But a day off can't be all work and no play. A day off during the week is a day to run, a day to run free, to run wild, to run a little dangerously.

Before I donned the old painted shorts and t-shirt, before I gathered the blue tape and the brush, I donned my trusty running gear and headed out to Bonelli.

I had the whole day in front of me. I decided that I'd played it safe long enough. I've run in Bonelli all summer but only on the flattest, easiest paths. Monday was different.

I had plenty of reasons not to run dangerously. I'd come so far from not running at all in the spring. I was only 5 weeks out from my one and only marathon in 2008. Now was not a good time to blow it. But there are no guarantees, so I headed out.

I strapped on my trail shoes for the first time since the Winter Trail Series back in February. I did put in the orthotics. The Cascadias felt good. I planned to run my beloved Sunday Morning 5 Mile Loop for the first time in months. I was excited.

The trail was in perfect condition. The light rains that we'd had over the weekend had knocked down all the dust but not soaked the clay soil to the point that it clumped mercilessly to my shoes. I started the run under cloudy skies with an ever so slight mist. It was a perfect re-entry, energizing run.

During the rehab process I've run this trail up to the 2 mile mark but have always turned around and retraced my steps. Today I cruised right on by that mark and kept going intent on finishing the entire loop.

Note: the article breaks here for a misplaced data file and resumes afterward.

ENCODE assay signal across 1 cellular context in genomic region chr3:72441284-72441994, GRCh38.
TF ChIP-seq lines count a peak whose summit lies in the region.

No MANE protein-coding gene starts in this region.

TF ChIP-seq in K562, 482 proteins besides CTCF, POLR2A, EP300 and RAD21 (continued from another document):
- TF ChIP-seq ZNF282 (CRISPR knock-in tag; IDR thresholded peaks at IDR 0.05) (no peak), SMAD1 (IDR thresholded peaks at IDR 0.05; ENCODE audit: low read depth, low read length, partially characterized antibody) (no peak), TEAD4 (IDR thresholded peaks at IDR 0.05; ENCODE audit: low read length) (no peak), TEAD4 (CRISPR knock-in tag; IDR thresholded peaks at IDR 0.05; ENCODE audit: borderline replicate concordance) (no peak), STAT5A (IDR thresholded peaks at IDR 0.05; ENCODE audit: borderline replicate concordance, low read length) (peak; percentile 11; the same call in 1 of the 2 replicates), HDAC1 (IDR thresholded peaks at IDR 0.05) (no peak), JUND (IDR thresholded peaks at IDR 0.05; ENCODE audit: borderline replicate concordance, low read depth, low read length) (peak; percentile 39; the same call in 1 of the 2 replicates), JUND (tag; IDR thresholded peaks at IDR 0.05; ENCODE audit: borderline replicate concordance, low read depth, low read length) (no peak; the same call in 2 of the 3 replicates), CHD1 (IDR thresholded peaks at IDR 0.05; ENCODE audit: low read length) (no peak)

As a nod to sanity and prudence, I stuck to the 5 minute run/1 minute walk routine. I thoroughly enjoyed running the back part of the loop. I'd missed it. The big hills at the end were still steep but I has thrilled to be moving up them. By the time I hit the 4.5 miles the sun was shining brightly; perfectly reflecting my mood.

Post run, all seems to be well. I indulged my running inner child and still got the doors painted. I think I'll check my work calendar for some more holes.

picture credit:

Sunday, November 02, 2008

The Other Chino Hills

Same town, different route.

Usually when I run in Chino Hills it means Chino Hills State Park. The park is a haven for mountain bikers, hikers and of course trail runners. Next to Bonelli it is one of my favorite local places to run. I haven't been in the park since the beginning of the year. I still haven't. Today I met Terry and Mike near the entrance of the park but instead of going into the park we ran a 9.5 mile route through the streets and neighborhoods. It was a nice morning for a run. The weather forecast had called for intermittent showers but they didn't materialize until the afternoon.